Out with the cold, in with the new
The weighty and drafty wooden doors at the Nashua Public Library are being dismantled Monday, according to Carol Luers Eyman, the library’s community services coordinator.
The replacements will be glass doors that are energy-efficient and easier to open. Also, the new doors will be more accessible for patrons who are handicapped, so they can make use of the library, too.
A bonus is the project will reconfigure the library’s foyer, leaving more room for the checkout area and making the doorway more visible from the parking lot.
The six-week project will cost the city around $128,710 in capital improvement money, Luers Eyman said.
Despite having the look of a construction zone, the library will remain open. The temporary entryway will be through the children’s room.
Dissent in the bleachers
The Nashua Pride got the go-ahead from the Board of Aldermen on Tuesday to sign up the team’s new investors.
But some aldermen wanted to hold the baseball team to the standard process of going through aldermanic committees before getting the OK from the full board.
Ward 2 Alderman Richard LaRose opposed the one-night stand on the resolution.
He thought it better to greet the new investors that make up BKK Nashua LLC and give them a chance to meet the city board.
The new group, made up of longtime minor-league owners, replaces Nashua Pride Professional Baseball LLC on the city’s franchise agreement – a change that needed approval from the aldermen.
Aldermen-at-Large Paula Johnson and David Deane, along with Ward 6 Alderman Robert Dion, joined LaRose in opposing the quick move.
But nine other board members favored the resolution, and it was approved.
Paid in full
The city’s baseball team also conveniently cleared up the pesky problem of a quasi-political rally having been held at Holman Stadium without the appropriate city permits.
A letter from Pride attorney Mike Atkins along with a check in the amount of $464.70 arrived on the desk of City Treasurer David Fredette on Monday. That covered the estimated cost of the permits.
Atkins wrote the team’s intent was to cement a relationship with the world champion Boston Red Sox by hosting Sox co-owner Tom Werner, and not circumvent city regulations for holding a political rally at the Amherst Street landmark.
Werner urged a few hundred people in the stadium to support presidential hopeful John Kerry and to root-root-root for the Olde Towne Team. (This was before the Sox took home the World Series trophy.)
Former city leader Thomas Kelley has received his own city square.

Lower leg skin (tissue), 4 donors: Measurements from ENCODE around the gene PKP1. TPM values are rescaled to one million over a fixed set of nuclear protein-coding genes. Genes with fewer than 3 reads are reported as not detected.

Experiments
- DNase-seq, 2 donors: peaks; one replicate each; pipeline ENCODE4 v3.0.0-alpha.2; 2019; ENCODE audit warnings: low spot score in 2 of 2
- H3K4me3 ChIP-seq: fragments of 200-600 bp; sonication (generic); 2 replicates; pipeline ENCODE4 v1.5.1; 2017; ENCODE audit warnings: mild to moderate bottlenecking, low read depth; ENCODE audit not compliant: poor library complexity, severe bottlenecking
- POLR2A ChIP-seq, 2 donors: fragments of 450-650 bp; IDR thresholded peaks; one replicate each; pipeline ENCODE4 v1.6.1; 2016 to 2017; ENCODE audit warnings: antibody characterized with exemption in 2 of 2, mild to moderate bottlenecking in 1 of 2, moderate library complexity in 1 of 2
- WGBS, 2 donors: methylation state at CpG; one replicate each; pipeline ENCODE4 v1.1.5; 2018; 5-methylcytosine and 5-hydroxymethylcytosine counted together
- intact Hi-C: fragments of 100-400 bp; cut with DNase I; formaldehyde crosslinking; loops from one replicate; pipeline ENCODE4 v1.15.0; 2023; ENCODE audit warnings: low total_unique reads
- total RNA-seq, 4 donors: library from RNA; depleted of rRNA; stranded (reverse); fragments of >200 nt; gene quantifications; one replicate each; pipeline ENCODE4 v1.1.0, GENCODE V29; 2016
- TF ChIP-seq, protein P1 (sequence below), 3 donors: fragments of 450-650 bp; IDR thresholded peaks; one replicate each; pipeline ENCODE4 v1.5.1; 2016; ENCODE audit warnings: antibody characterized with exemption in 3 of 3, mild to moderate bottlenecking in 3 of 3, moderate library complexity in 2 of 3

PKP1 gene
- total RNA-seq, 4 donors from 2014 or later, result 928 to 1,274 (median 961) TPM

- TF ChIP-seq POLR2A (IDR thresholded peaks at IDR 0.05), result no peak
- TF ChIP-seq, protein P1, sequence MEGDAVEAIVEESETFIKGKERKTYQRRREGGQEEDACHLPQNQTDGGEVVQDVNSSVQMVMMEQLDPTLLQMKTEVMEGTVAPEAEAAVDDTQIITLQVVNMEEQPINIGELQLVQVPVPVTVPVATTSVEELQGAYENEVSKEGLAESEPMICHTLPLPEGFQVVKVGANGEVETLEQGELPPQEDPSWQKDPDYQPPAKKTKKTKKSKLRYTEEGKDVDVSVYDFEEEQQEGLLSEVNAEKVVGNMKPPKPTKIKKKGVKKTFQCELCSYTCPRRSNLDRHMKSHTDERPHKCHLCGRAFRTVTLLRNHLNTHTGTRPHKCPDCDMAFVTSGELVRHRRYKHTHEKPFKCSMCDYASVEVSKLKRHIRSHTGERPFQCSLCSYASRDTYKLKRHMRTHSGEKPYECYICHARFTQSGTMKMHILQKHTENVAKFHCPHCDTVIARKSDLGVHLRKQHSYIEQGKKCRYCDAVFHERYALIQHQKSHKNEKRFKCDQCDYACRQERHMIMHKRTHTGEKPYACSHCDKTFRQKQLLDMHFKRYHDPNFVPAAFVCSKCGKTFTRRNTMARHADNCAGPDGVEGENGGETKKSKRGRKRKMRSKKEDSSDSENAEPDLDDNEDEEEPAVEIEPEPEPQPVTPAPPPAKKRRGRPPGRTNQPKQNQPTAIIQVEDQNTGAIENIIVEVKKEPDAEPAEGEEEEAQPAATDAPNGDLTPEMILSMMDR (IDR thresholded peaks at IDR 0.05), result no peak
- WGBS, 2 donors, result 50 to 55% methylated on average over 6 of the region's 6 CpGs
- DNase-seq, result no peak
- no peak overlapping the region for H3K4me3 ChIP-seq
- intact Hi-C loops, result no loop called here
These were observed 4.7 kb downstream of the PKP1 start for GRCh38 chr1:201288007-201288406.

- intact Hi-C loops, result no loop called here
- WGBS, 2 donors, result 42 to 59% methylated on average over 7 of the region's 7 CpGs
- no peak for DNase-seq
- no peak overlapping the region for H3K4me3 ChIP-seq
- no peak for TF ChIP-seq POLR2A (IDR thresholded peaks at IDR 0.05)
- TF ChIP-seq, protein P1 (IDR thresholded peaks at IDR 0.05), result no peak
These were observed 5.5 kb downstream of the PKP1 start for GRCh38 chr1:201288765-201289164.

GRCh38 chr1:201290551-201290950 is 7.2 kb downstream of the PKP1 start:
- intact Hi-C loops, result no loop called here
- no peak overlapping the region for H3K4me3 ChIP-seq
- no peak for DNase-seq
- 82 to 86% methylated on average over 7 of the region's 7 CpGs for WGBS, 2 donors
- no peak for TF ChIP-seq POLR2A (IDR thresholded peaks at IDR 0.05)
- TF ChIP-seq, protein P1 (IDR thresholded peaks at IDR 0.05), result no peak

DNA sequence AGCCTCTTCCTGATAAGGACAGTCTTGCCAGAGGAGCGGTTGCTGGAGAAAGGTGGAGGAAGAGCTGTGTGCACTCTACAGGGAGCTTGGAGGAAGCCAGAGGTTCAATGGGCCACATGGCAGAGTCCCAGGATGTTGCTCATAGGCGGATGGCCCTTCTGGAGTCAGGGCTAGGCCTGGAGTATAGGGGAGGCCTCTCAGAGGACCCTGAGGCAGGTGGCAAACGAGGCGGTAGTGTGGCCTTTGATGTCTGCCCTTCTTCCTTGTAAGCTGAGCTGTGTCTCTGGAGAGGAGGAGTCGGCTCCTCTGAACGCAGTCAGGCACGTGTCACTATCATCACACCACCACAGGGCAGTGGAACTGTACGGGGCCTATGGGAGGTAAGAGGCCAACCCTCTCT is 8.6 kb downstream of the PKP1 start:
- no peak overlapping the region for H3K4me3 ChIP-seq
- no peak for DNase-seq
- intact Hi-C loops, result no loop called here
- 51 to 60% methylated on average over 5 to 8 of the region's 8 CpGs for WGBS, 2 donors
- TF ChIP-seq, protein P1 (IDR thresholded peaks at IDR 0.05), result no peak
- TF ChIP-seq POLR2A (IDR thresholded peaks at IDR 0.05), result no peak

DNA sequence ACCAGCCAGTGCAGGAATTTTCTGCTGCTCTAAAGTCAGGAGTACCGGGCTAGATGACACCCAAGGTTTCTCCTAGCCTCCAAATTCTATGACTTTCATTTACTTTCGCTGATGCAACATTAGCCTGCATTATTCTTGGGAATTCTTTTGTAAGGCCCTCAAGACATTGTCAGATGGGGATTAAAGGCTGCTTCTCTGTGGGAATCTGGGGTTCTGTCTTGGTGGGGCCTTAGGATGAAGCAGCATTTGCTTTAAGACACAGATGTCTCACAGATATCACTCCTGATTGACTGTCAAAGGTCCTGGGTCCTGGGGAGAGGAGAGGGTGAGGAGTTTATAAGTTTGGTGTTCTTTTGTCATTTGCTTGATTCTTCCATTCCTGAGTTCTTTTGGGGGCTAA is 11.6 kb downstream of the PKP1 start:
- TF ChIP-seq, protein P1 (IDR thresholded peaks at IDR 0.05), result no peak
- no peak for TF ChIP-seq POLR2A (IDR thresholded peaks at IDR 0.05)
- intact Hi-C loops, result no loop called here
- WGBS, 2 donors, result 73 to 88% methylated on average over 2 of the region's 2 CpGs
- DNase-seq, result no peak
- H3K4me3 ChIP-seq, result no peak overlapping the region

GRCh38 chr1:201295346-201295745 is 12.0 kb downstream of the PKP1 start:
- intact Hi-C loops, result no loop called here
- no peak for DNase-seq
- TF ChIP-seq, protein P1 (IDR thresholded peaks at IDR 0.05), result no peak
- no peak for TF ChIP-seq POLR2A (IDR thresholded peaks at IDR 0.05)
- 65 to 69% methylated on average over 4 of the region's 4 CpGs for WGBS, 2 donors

The Board of Aldermen recently named the intersection of Manchester Street and Henri Burque Highway after Kelley.
Kelley has a pedigree of elected positions that made him a familiar name in city politics. He served as Ward 2 alderman, alderman-at-large, president of the Board of Aldermen, chairman of the Joint Special School Building Committee and as administrative assistant to the mayor. He left the political stage in the late 1990s after a falling out with then-Mayor Don Davidson.
But leave it to gadfly Bob Burgess to spoil the happy mood. At last week’s Board of Aldermen meeting, Burgess pooh-poohed the idea of naming the intersection after a politician instead of one of the residents of the area who really made a mark on the North End.
On the mend
Alderman-at-Large Jim Tollner did not get into a fight.
Tollner, the veep of the Board of Aldermen, is undergoing a medical treatment on his face that gives him a losing-end-of-a-brawl look.
The treatment is a facelift, he joked. Actually, Tollner said the treatment is for sun damage and is minor.
But his camera-ready face should be back in a week’s time.
Aldermen tried to establish some rules to avoid irksome discussions during the budget-writing season next year.
Eleven members of the board showed up Monday to establish a checklist of questions that division directors should answer before sitting down with board members.
Alderman-at-Large Steve Bolton, chairman of the Budget Review Committee, decried PowerPoint presentations that are all flash and no substance.
Also, the board discussed hosting sit-down chats with department leaders outside the budget season to get a handle on priorities and programs.
The Monday evening session was part of an effort to develop a strategic outlook for the board instead of looking only as far as the next agenda.
Absent from the discussion were Ward 3 Alderman Kevin Gage, Ward 8 Alderman David MacLaughlin, Tollner and Dion.
On the air
An equipment hiccup disrupted a September presentation about the city’s updated property assessments.
Fred Teeboom, past president of the Nashua Taxpayers Association, spoke at the meeting about changing property assessment values.
TV 13 filmed the presentation and has been able to put together a broadcast, including additional information that could not be shown at the meeting. With tax bills scheduled to go out shortly, the program might be of interest to property owners.
The first broadcast was last week. It is scheduled to air again today at noon and 8 p.m. and Wednesday at 8 p.m.